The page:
We can cut some spending on nuclear strategy

By DIRK JAMESON | | Published: December 14, 2012

Policymakers consumed with avoiding the “fiscal cliff” are missing a critical opportunity to review U.S. nuclear posture. The rapidly changing world, aging nuclear systems, and pressing budget issues make this the right time to update our nuclear strategy for the 21st century.

Today, our nuclear strategy still bears the imprint of the Cold War. The nuclear triad retains our same Cold War arsenal, but reduced in size. It is still far beyond the level that rational military strategists find necessary or practical. With the Cold War seen clearly in our rearview mirror, the U.S. and Russia must continue to reduce the mountain of nuclear weapons so ill-matched to combat modern threats.

Unless a careful reassessment of current needs is made now, we will be spending billions of dollars to extend the life of each leg of the triad. Building a new fleet of nuclear submarines will cost an estimated $100 billion. A new nuclear bomber could cost up to $60 billion. The Minuteman III ICBM modernization and replacement program will cost about $7 billion. Spending billions on nuclear forces beyond a credible deterrent diverts resources from the defense capabilities our troops really need.

A reassessment of the U.S. nuclear strategy must question whether we still need triple redundancy: bombers, submarines and land-based missiles. One element of the reassessment could revalue the overwhelming conventional advantage the U.S. maintains and reduce the triad to two parts, relying upon conventional superiority instead of the third leg.

In addition, other elements of the nuclear complex must not escape scrutiny. Examples of wasteful nuclear programs are everywhere, from a $10 billion life extension program for B61 bombs in Europe to a $6 billion facility that produces new plutonium cores for nuclear weapons. These costs add up: In the next decade America will spend more than half a trillion dollars on nuclear weapons programs.

A careful study of the capabilities we have and the planned upgrades in light of the capacity needed will be a crucial exercise in both cost-effectiveness and security needs. Nuclear doctrine is not sacred. Our security environment is different now, and our force structure must be responsive to that environment.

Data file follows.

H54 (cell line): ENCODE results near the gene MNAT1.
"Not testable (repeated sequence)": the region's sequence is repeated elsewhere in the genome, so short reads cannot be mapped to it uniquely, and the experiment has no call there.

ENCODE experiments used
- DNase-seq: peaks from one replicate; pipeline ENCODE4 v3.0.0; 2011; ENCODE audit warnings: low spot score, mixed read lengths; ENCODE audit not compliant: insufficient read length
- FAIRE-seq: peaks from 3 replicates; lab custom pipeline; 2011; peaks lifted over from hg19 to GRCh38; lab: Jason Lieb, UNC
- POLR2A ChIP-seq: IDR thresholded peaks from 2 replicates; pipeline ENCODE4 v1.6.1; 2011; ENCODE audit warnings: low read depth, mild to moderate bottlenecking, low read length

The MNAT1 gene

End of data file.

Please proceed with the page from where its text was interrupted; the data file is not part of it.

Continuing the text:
It will be tough sledding to get a fundamental reconceptualization of the Cold War calculus of the triad’s redundancies. The status quo seems safe, and there are deep intellectual and financial investments in the current configuration. But unnecessary spending on nuclear capabilities puts U.S. security at risk. Moreover, an oversized nuclear arsenal sends the wrong message to states with potential nuclear ambitions, undercutting U.S. attempts to prevent and reverse proliferation.

National security experts such as Dr. Frank Miller, a key player in nuclear security matters for many years, and Gen. James Cartwright, former vice chairman of the Joint Chiefs of Staff, have set the stage for updating U.S. nuclear posture by asking how many warheads and platforms are needed to address today’s challenges. As Cartwright noted, “The world has changed, but the current arsenal carries the baggage of the Cold War.”

I recommend a presidential commission of experts to help formulate and adjust our nuclear strategy to meet the military and fiscal needs of the 21st century. This commission should contain experts not only in nuclear matters, but those with a deep understanding of current and potential threats. Such a group could find ways to redefine a nuclear force of the future that is smaller, smarter and more effective than the oversized, unwieldy arsenal of the Cold War.

Lt. Gen. Dirk Jameson (retired) was deputy commander in chief and chief of staff of the U.S. Strategic Command before retiring from the U.S. Air Force in 1996. He is a member of the Consensus for American Security, an advisory group to the nonpartisan American Security Project.

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